ID#620 made on
SSc5.2 - Reduced site disturbance - development footprint
LEED BD+C: New Construction, LEED BD+C: Core and Shell, LEED BD+C: Schools
The intent of this point is to conserve existing natural areas and restore damaged areas to provide habitat and promote biodiversity. Our project is a destination residential building at the base of a...
The intent of this point is to conserve existing natural areas and restore damaged areas to provide habitat and promote biodiversity. Our project is a destination residential building at the base of an existing ski area. Our client owns XXX acres of developable land at the base of the ski area, and has plans to build multiple buildings clustered at the base of the ski hill, leaving XXX acres of open space on the site when buildout is completed. There are no legal property boundaries between this project and future phases, although property boundaries may be established for the purpose of building management. In addition, there are no local zoning codes that dictate open space requirements. As such, we are unsure how to apply this point to our project. It is the goal of our client to preserve as much of the existing natural features of the site as possible, which I believe is the intent of the point, but with unclear property boundaries, I do not know how to measure the success of the team in achieving that goal. Also, with the buildings planned to be in a cluster, surrounded by open space, it is clear that the project as a whole will meet the requirements of the point, but when taken individually, some of the individual buildings that are not immediately adjacent to the open space may not. Clustering the buildings is good practice in terms of concentrating the impact of human development in a limited area of the site, thereby leaving as much of the site in its original state as possible. This site planning technique also limits travel distances between buildings, thereby encouraging pedestrians. To evaluate this point, as well as other site related points, such as SS8 Light Pollution Reduction, I anticipate that we would establish a project boundary for each building in the development. To document the compliance with open space requirements related to this point, is it appropriate to gerrymander our site boundary between nearby buildings and into the open space, or would it be preferable to have two distinct property boundaries that are not contiguous, one defining our building and its immediate site, and another defining an equal area of open space within the developable land that is to be legally dedicated to open space? A third approach would be to submit the campus as a whole, indicating the developed area, and the area of open space, disregarding property lines for individual buildings within the site. With this approach, the overall campus plan would be submitted with each building to achieve the point for every building in the development. Are either of these approaches appropriate, or are there some other criteria that we should apply when defining our site?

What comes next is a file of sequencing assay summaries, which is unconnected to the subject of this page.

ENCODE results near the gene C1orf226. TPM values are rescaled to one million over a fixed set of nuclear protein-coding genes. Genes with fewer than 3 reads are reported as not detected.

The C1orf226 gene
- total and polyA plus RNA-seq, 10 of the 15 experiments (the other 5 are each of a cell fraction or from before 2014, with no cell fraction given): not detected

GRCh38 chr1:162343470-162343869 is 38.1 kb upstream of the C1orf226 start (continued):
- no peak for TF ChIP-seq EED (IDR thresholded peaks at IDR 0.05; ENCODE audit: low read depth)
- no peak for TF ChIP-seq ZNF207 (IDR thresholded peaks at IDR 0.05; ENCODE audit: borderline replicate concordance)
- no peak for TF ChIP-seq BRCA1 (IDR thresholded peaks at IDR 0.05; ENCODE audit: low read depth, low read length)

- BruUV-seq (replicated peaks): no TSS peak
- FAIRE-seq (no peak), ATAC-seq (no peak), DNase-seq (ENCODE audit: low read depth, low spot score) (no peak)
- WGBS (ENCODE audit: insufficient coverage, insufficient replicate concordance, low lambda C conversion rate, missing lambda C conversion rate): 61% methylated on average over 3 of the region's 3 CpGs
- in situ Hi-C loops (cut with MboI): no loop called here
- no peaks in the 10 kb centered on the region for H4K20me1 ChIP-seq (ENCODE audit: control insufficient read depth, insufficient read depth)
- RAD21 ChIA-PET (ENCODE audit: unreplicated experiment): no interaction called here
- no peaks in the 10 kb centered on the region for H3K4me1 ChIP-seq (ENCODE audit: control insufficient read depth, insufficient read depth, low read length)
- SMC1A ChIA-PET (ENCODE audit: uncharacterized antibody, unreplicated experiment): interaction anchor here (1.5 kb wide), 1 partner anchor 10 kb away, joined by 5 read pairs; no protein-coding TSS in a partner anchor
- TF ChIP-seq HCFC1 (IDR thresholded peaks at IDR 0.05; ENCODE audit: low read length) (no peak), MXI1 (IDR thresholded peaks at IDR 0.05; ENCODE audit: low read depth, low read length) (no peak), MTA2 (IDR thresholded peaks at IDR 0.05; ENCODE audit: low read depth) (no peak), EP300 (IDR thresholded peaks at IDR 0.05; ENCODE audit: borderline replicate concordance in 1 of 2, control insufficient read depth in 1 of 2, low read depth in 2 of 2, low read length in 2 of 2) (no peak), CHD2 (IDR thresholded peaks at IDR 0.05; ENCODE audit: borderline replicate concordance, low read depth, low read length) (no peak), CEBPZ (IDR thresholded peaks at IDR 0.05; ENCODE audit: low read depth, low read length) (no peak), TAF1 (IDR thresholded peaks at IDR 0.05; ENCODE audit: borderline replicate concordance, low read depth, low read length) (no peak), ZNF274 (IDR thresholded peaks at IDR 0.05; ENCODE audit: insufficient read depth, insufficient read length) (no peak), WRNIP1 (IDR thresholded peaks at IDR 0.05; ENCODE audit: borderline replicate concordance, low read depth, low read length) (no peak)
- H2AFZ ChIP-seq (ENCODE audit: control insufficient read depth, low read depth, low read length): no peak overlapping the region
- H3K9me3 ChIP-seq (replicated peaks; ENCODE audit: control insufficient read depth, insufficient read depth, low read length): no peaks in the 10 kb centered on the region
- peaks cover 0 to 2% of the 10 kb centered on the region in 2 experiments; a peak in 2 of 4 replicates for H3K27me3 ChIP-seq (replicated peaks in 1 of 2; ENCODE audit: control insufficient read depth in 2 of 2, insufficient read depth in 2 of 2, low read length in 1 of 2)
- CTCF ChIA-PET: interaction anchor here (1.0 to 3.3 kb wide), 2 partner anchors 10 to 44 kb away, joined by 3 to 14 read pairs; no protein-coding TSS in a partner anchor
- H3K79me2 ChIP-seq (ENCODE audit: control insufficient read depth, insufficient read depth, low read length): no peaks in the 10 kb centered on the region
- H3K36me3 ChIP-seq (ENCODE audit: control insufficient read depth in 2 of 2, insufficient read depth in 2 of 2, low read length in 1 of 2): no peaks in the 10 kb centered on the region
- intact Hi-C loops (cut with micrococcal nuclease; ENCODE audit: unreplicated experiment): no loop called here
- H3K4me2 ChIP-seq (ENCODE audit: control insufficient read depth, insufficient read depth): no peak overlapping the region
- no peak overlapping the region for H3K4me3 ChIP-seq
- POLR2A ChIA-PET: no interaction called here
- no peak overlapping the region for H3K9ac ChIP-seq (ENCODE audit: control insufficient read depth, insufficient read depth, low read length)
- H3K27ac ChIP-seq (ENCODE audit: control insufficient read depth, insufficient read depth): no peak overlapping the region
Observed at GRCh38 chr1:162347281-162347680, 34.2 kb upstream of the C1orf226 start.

Your CIR actually addresses SSc5.2, instead of SSc5.1 (as submitted), because it concerns designation of open space. Although SSc5.2 requires "open space adjacent to the building that is equal to the building footprint" for sites without local zoning requirements, it is plausible for a project in a campus setting to make the case for clustering buildings and consolidating the LEED-required amount of open space together next to the cluster, or in a different part of the campus, because wildlife experiences greater benefits from contiguous habitat than it does from small, isolated natural spaces. Without seeing the plans, it is difficult to determine the implications of submitting the campus as a whole. If the campus is submitted as a whole, the total project area should be used in calculating this credit and all other LEED prerequisites and credits (see SSc5.2 CIR ruling dated 1/18/2002). The campus approach might therefore preclude the acquisition of other credits. Likewise, based on the limited information available, the question of either "gerrymandering" the property boundaries to include adjacent open space versus allocating distinct property boundaries that are not contiguous cannot be definitively answered here.
Related Addenda (Corrections & Interpretations)